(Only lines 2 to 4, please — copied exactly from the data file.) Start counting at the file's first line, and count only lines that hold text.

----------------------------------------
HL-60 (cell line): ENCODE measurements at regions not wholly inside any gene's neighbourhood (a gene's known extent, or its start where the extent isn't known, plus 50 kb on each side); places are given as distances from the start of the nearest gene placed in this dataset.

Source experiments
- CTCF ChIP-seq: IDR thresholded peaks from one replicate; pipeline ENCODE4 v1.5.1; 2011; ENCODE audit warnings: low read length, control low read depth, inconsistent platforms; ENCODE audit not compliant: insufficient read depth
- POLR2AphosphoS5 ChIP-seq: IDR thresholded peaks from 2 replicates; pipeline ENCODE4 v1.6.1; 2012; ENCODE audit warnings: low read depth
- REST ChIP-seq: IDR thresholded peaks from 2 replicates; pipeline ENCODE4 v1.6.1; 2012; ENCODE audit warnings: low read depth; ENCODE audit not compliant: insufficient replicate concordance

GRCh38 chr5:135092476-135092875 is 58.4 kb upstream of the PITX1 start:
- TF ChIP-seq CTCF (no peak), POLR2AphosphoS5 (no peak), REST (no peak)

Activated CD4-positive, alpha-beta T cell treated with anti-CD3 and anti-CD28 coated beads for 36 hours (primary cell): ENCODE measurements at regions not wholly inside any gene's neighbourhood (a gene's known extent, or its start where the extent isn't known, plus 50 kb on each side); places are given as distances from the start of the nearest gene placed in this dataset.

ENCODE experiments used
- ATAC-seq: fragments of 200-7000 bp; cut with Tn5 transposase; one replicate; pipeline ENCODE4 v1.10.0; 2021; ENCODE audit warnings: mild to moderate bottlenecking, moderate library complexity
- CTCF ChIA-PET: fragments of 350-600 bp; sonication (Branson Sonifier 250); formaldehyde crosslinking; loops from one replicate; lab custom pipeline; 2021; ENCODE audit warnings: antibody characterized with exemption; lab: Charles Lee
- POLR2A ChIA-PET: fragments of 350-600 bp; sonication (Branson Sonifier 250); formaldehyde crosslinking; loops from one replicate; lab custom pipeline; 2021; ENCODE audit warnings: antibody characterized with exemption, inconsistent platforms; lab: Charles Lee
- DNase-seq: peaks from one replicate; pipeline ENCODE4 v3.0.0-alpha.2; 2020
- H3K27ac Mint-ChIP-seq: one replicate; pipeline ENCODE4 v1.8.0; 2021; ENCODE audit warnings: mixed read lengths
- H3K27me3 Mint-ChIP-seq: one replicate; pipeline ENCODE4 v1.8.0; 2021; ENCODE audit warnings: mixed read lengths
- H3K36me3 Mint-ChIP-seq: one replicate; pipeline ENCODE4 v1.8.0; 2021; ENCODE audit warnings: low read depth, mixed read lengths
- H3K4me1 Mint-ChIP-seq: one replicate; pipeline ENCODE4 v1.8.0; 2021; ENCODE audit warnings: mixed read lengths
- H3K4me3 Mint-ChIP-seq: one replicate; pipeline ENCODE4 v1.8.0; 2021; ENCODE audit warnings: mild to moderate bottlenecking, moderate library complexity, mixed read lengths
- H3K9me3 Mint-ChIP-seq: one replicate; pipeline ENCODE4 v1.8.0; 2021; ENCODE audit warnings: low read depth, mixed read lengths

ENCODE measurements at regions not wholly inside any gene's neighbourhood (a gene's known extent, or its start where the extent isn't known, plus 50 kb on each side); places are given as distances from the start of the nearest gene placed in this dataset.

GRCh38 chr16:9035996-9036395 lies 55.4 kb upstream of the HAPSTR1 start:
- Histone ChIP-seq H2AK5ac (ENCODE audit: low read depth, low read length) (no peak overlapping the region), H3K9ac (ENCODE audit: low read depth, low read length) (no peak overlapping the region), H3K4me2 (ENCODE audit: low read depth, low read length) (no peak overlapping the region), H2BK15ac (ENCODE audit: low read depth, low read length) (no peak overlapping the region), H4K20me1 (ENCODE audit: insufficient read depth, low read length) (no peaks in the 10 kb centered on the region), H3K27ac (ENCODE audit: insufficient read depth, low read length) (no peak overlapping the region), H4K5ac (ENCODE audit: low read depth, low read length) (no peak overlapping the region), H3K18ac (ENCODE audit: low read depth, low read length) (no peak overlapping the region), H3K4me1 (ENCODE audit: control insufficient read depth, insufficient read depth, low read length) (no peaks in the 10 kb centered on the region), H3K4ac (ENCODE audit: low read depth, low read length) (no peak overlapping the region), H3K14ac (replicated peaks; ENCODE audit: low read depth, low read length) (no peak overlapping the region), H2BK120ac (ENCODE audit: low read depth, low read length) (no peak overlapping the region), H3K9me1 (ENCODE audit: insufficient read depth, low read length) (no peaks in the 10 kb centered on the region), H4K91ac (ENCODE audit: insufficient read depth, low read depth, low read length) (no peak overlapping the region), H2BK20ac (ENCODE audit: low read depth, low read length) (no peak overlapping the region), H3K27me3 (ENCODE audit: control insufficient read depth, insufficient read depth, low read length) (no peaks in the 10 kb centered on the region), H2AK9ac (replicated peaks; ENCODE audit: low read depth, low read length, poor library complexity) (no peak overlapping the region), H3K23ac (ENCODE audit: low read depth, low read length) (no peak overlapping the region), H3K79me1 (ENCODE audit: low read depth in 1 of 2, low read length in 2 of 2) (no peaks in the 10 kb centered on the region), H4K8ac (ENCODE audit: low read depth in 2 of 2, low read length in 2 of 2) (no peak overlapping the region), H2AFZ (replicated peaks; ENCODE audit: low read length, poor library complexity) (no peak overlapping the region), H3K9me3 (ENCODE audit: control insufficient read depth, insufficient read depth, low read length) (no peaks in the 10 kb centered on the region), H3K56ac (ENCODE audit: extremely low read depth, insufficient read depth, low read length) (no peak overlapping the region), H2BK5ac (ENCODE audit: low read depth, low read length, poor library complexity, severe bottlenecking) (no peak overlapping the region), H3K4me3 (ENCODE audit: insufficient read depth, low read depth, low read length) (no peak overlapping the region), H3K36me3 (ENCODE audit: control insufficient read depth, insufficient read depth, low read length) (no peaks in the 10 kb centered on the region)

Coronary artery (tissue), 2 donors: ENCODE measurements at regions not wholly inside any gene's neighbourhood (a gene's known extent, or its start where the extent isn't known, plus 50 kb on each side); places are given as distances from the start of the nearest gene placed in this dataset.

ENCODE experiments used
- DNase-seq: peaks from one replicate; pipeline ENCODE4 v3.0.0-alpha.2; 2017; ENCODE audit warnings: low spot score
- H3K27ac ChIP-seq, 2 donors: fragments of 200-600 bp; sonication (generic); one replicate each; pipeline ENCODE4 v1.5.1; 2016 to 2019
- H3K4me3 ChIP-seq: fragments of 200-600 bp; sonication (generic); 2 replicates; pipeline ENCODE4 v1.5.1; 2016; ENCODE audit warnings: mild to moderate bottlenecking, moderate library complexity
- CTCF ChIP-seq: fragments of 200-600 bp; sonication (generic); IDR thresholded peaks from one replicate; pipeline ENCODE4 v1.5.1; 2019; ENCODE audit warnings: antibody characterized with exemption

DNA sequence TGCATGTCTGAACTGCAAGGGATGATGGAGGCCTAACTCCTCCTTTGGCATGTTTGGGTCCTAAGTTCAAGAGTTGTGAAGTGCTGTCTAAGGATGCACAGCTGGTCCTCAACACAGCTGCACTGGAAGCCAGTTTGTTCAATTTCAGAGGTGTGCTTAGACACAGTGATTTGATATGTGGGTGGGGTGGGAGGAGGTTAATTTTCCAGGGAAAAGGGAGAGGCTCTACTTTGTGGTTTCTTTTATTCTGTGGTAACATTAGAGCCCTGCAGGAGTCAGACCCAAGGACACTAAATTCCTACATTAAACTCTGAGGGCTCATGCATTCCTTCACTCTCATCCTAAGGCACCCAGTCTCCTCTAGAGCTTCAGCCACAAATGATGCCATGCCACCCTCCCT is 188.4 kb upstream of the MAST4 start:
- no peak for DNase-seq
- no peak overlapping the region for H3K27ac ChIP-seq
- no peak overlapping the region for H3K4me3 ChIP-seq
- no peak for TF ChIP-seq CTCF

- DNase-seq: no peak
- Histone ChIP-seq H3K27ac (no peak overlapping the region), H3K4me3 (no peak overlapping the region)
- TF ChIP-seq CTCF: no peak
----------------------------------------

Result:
Source experiments
- CTCF ChIP-seq: IDR thresholded peaks from one replicate; pipeline ENCODE4 v1.5.1; 2011; ENCODE audit warnings: low read length, control low read depth, inconsistent platforms; ENCODE audit not compliant: insufficient read depth
- POLR2AphosphoS5 ChIP-seq: IDR thresholded peaks from 2 replicates; pipeline ENCODE4 v1.6.1; 2012; ENCODE audit warnings: low read depth